It’s not uncommon for women to call our instructor and report on their sewing and knitting projects once they’ve returned home. We are so proud of what they create!

Davie S. Kamupudo

Davie works for Baylor-Malawi as a permaculture gardener. He was born in Kasungu, and currently resides in Lilongwe. He has been training both at school and Area 25 to become a farmer. He is the proud father of his daughter, who he hopes pursues education like him and perhaps becomes a nurse. He and his wife are dedicated Christians.

Steven Banda

Steven Banda is a permaculture gardener for Baylor-Malawi. He from Lilongwe, where he currently resides with his wife and child, whom he hopes becomes a teacher one day. He is a dedicated Christian, and working towards becoming a farmer.

Stanley Kaiiza

Stanley works for Baylor-Malawi as a permaculture gardener. He is from Lilongwe. He, his wife, and their two children live in Lilongwe and are dedicated Christians. His goal is to become a farmer. He wants his children to be graduates.

Gabriel Kuluwasha

Gabi is a permaculture gardener for Baylor-Malawi. He was born in the Neno District, and now resides in Lilongwe with his wife and child. He hopes to become a farmer and hopes his children take an interest in farming as well.

Mwamadi Saini

Mwamadi, affectionately called Dyomba on the farm, is a permaculture gardener for Baylor-Malawi. He was born in Balaka, but lives in Lilongwe with his wife. He is the proud father of four children. He believes nothing is more important than education for his children. He and his family are dedicated Muslims.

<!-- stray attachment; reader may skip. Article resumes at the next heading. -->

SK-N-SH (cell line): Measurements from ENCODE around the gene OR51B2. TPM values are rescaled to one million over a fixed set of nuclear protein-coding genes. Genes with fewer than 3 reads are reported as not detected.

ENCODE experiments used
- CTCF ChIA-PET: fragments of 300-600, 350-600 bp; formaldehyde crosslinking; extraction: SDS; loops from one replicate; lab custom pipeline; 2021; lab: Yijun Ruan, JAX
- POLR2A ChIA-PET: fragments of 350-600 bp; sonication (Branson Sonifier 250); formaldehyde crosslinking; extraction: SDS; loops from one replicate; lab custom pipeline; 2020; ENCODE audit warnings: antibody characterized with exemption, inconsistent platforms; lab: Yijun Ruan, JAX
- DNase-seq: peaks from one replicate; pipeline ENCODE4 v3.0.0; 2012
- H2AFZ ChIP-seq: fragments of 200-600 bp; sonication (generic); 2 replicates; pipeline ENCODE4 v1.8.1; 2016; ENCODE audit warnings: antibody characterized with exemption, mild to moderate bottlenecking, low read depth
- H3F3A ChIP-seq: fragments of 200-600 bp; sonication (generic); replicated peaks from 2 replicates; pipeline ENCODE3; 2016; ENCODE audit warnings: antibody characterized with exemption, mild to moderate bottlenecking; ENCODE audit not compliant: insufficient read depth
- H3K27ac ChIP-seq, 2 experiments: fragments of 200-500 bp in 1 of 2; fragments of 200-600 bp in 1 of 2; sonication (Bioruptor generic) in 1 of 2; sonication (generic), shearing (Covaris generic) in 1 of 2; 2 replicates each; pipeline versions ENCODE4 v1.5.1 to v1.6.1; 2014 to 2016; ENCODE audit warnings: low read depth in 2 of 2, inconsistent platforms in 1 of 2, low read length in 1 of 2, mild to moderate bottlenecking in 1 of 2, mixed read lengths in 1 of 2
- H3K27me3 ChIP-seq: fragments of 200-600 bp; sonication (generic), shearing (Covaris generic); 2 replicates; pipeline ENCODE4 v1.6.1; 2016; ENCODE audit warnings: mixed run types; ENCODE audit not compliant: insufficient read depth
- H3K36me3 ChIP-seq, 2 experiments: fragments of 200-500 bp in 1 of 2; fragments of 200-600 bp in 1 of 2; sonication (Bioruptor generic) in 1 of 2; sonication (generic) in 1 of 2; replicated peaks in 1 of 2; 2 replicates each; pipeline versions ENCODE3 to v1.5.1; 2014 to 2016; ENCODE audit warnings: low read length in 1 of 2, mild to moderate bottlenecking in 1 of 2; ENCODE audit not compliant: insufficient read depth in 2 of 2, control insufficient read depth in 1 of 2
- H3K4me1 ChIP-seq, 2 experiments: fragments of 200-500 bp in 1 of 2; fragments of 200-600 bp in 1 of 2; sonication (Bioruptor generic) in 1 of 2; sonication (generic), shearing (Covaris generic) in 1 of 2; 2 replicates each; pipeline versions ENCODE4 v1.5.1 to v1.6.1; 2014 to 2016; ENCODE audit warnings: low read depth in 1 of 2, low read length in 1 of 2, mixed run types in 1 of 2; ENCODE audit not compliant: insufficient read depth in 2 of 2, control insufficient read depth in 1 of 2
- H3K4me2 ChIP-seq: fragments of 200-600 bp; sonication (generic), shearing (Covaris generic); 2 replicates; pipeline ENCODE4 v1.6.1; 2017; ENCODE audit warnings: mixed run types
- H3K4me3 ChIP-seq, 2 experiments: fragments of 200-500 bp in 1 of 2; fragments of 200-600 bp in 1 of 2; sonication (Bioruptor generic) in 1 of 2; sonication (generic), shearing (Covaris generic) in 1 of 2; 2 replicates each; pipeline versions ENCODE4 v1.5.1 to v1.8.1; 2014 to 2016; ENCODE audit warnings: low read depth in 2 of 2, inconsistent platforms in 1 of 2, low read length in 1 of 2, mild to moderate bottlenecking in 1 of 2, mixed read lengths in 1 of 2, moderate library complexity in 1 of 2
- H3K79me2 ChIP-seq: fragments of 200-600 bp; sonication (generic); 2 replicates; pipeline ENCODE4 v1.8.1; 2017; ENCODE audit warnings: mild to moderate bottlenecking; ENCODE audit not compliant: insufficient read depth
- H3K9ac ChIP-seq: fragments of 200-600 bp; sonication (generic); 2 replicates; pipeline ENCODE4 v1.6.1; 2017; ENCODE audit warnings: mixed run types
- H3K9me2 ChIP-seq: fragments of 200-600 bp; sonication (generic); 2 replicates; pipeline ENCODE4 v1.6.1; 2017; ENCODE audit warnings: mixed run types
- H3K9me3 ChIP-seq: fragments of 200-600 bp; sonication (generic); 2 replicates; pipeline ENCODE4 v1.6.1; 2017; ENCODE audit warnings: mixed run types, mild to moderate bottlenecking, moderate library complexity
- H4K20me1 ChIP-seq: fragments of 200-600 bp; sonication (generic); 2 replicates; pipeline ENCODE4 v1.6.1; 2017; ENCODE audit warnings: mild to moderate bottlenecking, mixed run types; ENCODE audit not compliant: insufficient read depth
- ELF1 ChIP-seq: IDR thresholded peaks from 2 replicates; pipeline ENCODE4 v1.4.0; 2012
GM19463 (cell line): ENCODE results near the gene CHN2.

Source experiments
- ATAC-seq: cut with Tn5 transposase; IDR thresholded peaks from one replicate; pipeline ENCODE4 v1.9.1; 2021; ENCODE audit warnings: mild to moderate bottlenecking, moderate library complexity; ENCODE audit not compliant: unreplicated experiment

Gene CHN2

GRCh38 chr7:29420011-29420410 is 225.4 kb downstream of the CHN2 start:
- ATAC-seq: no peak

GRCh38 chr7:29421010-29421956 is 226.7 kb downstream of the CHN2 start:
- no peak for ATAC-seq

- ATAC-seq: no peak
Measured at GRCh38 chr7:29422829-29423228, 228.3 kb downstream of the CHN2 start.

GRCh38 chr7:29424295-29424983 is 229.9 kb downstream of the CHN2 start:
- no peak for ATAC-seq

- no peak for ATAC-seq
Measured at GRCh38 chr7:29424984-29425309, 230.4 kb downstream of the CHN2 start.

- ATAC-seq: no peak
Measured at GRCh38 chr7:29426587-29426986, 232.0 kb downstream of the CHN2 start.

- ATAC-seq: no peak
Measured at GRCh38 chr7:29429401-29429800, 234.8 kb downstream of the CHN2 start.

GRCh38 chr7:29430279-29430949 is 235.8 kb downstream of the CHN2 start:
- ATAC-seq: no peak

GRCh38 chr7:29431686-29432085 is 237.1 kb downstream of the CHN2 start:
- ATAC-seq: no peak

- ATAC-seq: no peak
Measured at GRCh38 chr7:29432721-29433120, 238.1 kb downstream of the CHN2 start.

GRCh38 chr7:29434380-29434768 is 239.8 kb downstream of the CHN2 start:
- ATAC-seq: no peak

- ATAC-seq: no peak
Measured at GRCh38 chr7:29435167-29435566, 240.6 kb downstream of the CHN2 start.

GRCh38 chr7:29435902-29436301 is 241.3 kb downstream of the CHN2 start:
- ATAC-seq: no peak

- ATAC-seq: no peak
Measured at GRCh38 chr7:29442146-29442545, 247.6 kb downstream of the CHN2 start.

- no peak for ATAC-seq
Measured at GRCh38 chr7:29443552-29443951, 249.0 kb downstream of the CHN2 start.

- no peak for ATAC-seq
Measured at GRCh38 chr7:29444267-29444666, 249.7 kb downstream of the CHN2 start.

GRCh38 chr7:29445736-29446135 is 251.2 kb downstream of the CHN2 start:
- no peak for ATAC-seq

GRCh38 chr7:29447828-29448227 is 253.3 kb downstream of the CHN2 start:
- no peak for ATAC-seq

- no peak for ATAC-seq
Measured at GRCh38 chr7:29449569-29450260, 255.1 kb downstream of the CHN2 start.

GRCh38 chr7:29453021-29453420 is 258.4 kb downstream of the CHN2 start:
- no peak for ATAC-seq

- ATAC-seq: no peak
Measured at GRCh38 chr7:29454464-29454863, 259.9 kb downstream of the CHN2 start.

Esmie Kachikuni

Esmie is an Administrative Assistant for Baylor-Malawi. She was born in Chiradzula. She went to Chancellor College in Tombe, and received her Bachelor's in Social Science. She hopes to one day work receive a Master’s in Public Health, with a focus in women and child health and education. Apart from work, she enjoys traveling and is a proud Christian.

Veronica Kalemba

Veronica is a Patient Advocate at the Maternal Waiting Home. She was born in Nshewo, and currently works in Lilongwe. She hopes one day to run her own business. She is married and the proud mother of four children.

Gladys Saloulou

Gladys is a Patient Advocate at the Maternal Waiting Home. She is from Balaka, and living in Lilongwe. She hopes to become a teacher one day. She has six children, and hopes at least one of them is interested in medicine and becomes a doctor!

Rose Livata

Rose is a Patient Advocate at the Maternal Waiting Home. She is from Lilongwe. She has four children, and hopes they have their own careers one day.

Afshan Omar

Permaculture Program Director, Texas Children’s Global Women’s Health Centre of Excellence at Area 25 Health Centre